How Can the Repeal of Net Neutrality Affect Small Business Websites?

By AnnMarie Minichiello
December 19, 2017

Unless you have been under a rock, you have heard the term “Net Neutrality” being thrown around a lot lately. It is a complicated topic to discuss, but it is one that will affect every American.

What makes it so complicated is that no one is too sure of the exact effects the repeal will have. This is due to the fact that the internet has always had Net Neutrality, making the post-repeal internet somewhat of a mystery.

What we do know, is that the person that created the World Wide Web did so in order to create an incredible source of data and information. The repeal of Net Neutrality has the ability to stifle that.

Here, we are going to give you the Cliff’s Notes version of what it all means. Then, we are going to delve into how it affects your business’ website and online marketing.


What is Net Neutrality?

Currently, the internet is like the Wild Wild West. Ok, not exactly. But generally speaking, everyone has equal usage and access, as long as the activities are legal.

The Open Internet (another term for Net Neutrality) operates by all internet service providers (ISPs; like Verizon and Comcast) treating and delivering all web traffic and content equally.

Net Neutrality laws passed during the Obama Administration were created in order to protect users from ISPs discriminating services based on the nature of the content. The idea was to allow users to share and access the information of their choosing without interference, regardless of your ISP.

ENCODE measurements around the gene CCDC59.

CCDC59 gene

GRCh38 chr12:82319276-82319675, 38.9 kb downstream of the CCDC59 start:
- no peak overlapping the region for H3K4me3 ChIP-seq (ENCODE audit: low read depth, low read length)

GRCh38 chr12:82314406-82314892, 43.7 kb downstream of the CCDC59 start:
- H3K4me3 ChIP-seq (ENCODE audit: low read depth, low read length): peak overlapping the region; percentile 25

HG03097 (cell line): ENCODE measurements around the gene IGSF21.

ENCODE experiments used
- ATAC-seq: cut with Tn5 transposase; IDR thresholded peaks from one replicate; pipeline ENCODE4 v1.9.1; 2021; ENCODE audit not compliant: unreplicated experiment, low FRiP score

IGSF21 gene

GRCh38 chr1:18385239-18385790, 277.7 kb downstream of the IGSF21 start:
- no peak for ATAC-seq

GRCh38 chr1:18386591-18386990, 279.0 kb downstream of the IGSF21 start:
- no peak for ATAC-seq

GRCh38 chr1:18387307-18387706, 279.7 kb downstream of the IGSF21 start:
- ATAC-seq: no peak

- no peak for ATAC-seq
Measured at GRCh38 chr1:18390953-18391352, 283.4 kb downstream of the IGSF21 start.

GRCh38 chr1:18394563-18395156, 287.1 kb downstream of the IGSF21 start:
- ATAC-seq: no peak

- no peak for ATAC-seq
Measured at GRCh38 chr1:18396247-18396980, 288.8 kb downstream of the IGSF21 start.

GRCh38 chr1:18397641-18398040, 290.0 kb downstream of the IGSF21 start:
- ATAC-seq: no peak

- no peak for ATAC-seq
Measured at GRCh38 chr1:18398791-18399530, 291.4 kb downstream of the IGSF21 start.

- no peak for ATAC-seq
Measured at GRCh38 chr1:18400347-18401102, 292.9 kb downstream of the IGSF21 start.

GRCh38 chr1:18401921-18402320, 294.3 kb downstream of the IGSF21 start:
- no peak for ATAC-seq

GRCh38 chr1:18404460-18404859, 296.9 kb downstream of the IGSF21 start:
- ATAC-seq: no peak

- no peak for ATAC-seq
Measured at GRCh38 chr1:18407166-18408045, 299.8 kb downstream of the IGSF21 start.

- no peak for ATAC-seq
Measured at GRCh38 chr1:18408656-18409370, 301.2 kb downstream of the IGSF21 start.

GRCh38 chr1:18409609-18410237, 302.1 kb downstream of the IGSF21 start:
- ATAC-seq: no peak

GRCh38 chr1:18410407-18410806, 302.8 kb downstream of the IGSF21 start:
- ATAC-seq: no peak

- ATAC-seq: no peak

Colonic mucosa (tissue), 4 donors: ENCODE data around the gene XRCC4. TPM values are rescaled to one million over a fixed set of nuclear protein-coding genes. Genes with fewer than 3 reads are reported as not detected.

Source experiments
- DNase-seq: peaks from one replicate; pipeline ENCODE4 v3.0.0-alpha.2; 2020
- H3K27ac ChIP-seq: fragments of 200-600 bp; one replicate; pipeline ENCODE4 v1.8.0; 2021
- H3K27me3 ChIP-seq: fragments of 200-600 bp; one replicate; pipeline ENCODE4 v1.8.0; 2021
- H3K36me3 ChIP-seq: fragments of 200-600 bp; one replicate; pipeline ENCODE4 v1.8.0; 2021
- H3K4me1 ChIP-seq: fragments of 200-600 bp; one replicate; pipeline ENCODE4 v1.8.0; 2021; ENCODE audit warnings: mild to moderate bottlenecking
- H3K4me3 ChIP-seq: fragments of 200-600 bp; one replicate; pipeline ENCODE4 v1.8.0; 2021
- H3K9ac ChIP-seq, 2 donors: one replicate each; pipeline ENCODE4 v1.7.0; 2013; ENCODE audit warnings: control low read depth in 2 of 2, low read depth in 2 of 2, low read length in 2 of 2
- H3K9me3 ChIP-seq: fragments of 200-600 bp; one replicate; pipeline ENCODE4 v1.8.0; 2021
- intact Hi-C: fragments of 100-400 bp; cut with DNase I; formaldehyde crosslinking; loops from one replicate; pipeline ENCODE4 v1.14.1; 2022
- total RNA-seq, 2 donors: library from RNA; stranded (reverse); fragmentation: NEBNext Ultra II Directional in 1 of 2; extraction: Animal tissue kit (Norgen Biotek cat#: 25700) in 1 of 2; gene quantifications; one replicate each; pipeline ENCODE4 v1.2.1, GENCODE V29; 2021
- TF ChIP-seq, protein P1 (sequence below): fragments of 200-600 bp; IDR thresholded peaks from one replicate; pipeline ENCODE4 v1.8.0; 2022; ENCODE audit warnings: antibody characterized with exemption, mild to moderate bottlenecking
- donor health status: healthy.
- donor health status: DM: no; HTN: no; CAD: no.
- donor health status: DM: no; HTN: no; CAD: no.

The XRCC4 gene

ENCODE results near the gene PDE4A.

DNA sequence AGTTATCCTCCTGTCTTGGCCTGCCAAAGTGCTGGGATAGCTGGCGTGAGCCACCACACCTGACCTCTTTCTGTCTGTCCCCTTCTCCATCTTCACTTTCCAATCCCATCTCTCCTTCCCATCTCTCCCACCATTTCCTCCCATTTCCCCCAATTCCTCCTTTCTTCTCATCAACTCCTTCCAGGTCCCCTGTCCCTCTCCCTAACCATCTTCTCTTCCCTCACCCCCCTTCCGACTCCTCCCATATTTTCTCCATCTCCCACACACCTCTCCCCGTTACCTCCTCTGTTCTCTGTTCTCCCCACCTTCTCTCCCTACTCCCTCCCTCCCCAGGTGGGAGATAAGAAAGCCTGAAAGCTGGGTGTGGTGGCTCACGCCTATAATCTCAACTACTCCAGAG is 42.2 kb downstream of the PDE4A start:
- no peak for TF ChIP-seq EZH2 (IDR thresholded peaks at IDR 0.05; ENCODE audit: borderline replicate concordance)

Another factor was to prevent ISPs from splitting the internet into “packages,” as seen by this Tweet. Some services on the list are already paid (like Netflix). But most are free, like Facebook, Gmail and Snapchat. The ISPs are now able to charge for an otherwise free service that is integral to your daily web traffic, and internet marketing platforms we have become accustomed to.


What Net Neutrality Rules Were Repealed?

Here are the rules that went into effect in 2015, which were repealed as of Thursday, December 14th, 2017:

  1. Blocking: Internet service providers could not discriminate against any lawful content by blocking websites or apps.
  2. Throttling: Service providers could not slow the transmission of data based on the nature of the content, as long as it is legal.